The program has been ongoing since its inception, with over 3,500 graduates who specialize in math, science or related courses. Only two hundred applicants are allowed into the program every year in accordance with their college entrance examination scores, grades, interviews, reference letters, as well as their level of commitment and motivation. A 1990 TAMS pamphlet stated that students were expected to score at least 1000 total on the SAT, with a minimum of 550 in math. Students are selected as sophomores to attend college beginning their junior year of high school and as one might imagine, getting into the academy is very competitive.

TAMS was created to address a shortfall in the math and science test scores of American students, who fell below international averages in the 1980s. The program has been an effective means of preparing students for the more accelerated college or university-based math and science courses.

Through the program, students are encouraged to seek out science and engineering-based studies at both the undergraduate and graduate levels. The academy is structured this way to address a growing technological infrastructure across the state which requires knowledgeable individuals in these fields as the number of jobs increases. TAMS also addresses the need for more math and science teachers in the state of Texas. Students are also encouraged to take humanities courses in addition to other offerings during this time for a broader educational experience.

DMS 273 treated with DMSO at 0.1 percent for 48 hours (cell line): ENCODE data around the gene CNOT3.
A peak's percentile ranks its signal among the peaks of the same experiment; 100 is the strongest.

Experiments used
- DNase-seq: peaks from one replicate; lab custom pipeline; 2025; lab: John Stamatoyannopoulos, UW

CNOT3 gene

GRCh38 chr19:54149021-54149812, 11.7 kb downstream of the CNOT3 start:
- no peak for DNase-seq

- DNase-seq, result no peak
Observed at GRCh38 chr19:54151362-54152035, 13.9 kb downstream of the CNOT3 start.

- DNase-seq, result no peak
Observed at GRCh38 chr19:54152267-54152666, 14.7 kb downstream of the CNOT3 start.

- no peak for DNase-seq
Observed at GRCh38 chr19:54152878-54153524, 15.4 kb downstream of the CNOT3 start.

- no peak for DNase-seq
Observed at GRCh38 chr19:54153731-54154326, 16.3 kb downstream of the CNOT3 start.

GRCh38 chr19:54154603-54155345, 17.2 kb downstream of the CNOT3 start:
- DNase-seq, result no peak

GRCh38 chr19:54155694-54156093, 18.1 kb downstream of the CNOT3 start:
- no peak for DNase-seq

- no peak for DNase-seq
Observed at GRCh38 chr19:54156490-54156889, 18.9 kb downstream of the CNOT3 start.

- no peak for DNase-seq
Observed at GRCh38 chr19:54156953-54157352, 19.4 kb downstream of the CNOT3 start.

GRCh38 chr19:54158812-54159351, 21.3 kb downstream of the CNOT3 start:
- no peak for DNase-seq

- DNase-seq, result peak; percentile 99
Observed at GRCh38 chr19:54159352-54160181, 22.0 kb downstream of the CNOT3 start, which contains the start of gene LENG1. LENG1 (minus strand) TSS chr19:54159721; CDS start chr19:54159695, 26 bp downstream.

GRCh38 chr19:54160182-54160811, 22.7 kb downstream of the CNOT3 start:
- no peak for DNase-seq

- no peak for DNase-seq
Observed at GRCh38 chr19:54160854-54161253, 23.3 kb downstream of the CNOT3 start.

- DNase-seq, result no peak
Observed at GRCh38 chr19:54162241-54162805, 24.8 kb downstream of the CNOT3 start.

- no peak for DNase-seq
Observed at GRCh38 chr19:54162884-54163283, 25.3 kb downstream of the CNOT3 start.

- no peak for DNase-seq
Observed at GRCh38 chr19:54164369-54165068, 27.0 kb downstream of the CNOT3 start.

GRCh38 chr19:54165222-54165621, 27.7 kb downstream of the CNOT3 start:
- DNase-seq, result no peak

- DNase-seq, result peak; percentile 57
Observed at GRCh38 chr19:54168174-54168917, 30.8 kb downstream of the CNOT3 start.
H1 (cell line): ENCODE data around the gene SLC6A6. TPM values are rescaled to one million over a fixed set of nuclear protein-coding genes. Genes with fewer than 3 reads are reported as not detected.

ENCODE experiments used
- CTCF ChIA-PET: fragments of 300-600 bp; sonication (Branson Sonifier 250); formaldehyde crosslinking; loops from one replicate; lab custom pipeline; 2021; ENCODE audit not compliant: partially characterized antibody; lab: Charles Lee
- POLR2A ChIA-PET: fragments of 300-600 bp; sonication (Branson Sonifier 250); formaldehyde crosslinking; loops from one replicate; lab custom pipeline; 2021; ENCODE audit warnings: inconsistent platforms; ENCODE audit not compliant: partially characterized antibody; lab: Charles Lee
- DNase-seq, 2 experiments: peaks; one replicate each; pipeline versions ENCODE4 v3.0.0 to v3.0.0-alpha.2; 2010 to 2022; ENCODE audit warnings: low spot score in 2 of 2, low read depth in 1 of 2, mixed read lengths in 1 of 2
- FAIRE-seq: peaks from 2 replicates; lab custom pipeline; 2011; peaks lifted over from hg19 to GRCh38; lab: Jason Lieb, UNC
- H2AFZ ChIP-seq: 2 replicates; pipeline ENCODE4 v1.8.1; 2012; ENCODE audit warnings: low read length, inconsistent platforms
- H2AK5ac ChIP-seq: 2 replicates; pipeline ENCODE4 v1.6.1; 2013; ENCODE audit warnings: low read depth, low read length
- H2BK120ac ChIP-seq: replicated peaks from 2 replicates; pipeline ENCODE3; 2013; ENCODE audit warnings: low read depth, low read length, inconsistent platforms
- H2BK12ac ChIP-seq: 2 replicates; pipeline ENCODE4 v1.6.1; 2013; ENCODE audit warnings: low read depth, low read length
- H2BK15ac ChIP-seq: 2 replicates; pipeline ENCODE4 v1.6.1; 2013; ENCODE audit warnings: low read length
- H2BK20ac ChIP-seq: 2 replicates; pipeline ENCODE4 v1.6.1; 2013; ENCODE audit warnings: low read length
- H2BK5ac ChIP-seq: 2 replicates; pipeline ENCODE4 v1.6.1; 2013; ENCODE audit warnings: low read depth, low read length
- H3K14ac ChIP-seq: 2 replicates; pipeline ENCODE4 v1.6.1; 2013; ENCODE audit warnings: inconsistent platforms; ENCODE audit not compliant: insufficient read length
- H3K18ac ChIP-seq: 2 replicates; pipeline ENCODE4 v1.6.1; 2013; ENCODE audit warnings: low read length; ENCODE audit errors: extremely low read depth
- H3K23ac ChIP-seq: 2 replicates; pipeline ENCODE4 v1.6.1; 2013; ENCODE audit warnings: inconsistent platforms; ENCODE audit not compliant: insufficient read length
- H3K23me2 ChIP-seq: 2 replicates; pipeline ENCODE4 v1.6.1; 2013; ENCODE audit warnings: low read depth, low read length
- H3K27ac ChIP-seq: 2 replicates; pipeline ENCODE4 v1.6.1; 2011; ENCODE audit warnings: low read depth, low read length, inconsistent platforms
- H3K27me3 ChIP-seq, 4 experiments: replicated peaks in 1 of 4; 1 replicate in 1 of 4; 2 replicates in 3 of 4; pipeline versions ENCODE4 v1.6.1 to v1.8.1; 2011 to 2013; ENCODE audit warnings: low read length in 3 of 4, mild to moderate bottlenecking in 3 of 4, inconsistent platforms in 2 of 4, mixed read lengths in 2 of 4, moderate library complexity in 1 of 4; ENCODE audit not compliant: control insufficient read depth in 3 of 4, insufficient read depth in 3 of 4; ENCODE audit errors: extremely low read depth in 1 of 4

In 1992, TAMS received the Excellence in Higher Education Award from the Association of Texas Colleges and Universities. That same year, Elizabeth Morales, an El Paso graduate, was selected for the National Science Foundation Youth Scholars Program on an Antarctica research expedition during the summer.

Students from the program get accepted into advanced programs at other universities, like Harvard, Rice, Johns Hopkins, Georgetown, Boston University, New York University, as well as Texas A&M and others. Many students involved in the TAMS program have also received scholarships and other honors, which have enabled them to further their studies at UNT or elsewhere.

In 2013, TAMS celebrated the 25th anniversary of its first class. 79 students were part of the first program with 67 of these students graduating in the academy’s first class of 1990.  Today, TAMS graduates 170 students annually.

— by S. Ivie, Associate Processing Archivist

Posted by & filed under 1950's.